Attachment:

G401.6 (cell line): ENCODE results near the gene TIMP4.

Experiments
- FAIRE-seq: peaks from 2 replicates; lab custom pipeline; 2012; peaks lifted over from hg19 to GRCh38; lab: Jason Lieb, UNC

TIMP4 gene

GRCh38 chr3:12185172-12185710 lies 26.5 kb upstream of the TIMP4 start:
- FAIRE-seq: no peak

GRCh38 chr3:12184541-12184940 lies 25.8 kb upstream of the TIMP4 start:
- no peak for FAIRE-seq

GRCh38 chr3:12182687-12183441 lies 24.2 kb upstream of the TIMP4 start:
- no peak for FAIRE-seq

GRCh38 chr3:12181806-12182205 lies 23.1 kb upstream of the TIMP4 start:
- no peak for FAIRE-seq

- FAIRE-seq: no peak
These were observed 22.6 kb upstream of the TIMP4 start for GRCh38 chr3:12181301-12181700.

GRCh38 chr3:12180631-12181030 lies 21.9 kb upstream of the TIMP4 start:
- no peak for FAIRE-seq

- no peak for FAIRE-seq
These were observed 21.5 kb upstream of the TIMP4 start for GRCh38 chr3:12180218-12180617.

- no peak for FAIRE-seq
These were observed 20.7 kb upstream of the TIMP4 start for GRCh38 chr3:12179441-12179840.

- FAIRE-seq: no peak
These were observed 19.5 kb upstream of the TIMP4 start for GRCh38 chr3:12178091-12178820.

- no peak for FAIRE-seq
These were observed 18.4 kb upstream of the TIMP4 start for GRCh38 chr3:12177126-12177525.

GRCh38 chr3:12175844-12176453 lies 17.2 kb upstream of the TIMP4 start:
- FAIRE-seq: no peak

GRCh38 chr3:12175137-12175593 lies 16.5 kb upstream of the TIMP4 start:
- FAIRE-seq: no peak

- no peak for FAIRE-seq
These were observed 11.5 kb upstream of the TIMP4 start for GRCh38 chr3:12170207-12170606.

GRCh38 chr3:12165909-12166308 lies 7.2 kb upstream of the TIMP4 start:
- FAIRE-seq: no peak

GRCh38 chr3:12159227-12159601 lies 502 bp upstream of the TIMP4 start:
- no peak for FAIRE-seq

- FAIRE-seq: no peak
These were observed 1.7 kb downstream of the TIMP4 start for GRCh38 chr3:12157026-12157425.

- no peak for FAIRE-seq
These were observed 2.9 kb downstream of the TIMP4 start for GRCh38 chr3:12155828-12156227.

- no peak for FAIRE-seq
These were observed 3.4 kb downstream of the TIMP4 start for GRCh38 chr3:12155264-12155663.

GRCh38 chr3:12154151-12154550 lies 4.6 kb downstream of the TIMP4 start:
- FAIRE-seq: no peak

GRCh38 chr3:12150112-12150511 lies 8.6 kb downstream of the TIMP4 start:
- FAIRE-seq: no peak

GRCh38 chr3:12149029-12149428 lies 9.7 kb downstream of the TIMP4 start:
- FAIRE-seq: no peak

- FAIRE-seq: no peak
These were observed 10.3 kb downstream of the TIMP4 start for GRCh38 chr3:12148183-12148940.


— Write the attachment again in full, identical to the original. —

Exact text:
G401.6 (cell line): ENCODE results near the gene TIMP4.

Experiments
- FAIRE-seq: peaks from 2 replicates; lab custom pipeline; 2012; peaks lifted over from hg19 to GRCh38; lab: Jason Lieb, UNC

TIMP4 gene

GRCh38 chr3:12185172-12185710 lies 26.5 kb upstream of the TIMP4 start:
- FAIRE-seq: no peak

GRCh38 chr3:12184541-12184940 lies 25.8 kb upstream of the TIMP4 start:
- no peak for FAIRE-seq

GRCh38 chr3:12182687-12183441 lies 24.2 kb upstream of the TIMP4 start:
- no peak for FAIRE-seq

GRCh38 chr3:12181806-12182205 lies 23.1 kb upstream of the TIMP4 start:
- no peak for FAIRE-seq

- FAIRE-seq: no peak
These were observed 22.6 kb upstream of the TIMP4 start for GRCh38 chr3:12181301-12181700.

GRCh38 chr3:12180631-12181030 lies 21.9 kb upstream of the TIMP4 start:
- no peak for FAIRE-seq

- no peak for FAIRE-seq
These were observed 21.5 kb upstream of the TIMP4 start for GRCh38 chr3:12180218-12180617.

- no peak for FAIRE-seq
These were observed 20.7 kb upstream of the TIMP4 start for GRCh38 chr3:12179441-12179840.

- FAIRE-seq: no peak
These were observed 19.5 kb upstream of the TIMP4 start for GRCh38 chr3:12178091-12178820.

- no peak for FAIRE-seq
These were observed 18.4 kb upstream of the TIMP4 start for GRCh38 chr3:12177126-12177525.

GRCh38 chr3:12175844-12176453 lies 17.2 kb upstream of the TIMP4 start:
- FAIRE-seq: no peak

GRCh38 chr3:12175137-12175593 lies 16.5 kb upstream of the TIMP4 start:
- FAIRE-seq: no peak

- no peak for FAIRE-seq
These were observed 11.5 kb upstream of the TIMP4 start for GRCh38 chr3:12170207-12170606.

GRCh38 chr3:12165909-12166308 lies 7.2 kb upstream of the TIMP4 start:
- FAIRE-seq: no peak

GRCh38 chr3:12159227-12159601 lies 502 bp upstream of the TIMP4 start:
- no peak for FAIRE-seq

- FAIRE-seq: no peak
These were observed 1.7 kb downstream of the TIMP4 start for GRCh38 chr3:12157026-12157425.

- no peak for FAIRE-seq
These were observed 2.9 kb downstream of the TIMP4 start for GRCh38 chr3:12155828-12156227.

- no peak for FAIRE-seq
These were observed 3.4 kb downstream of the TIMP4 start for GRCh38 chr3:12155264-12155663.

GRCh38 chr3:12154151-12154550 lies 4.6 kb downstream of the TIMP4 start:
- FAIRE-seq: no peak

GRCh38 chr3:12150112-12150511 lies 8.6 kb downstream of the TIMP4 start:
- FAIRE-seq: no peak

GRCh38 chr3:12149029-12149428 lies 9.7 kb downstream of the TIMP4 start:
- FAIRE-seq: no peak

- FAIRE-seq: no peak
These were observed 10.3 kb downstream of the TIMP4 start for GRCh38 chr3:12148183-12148940.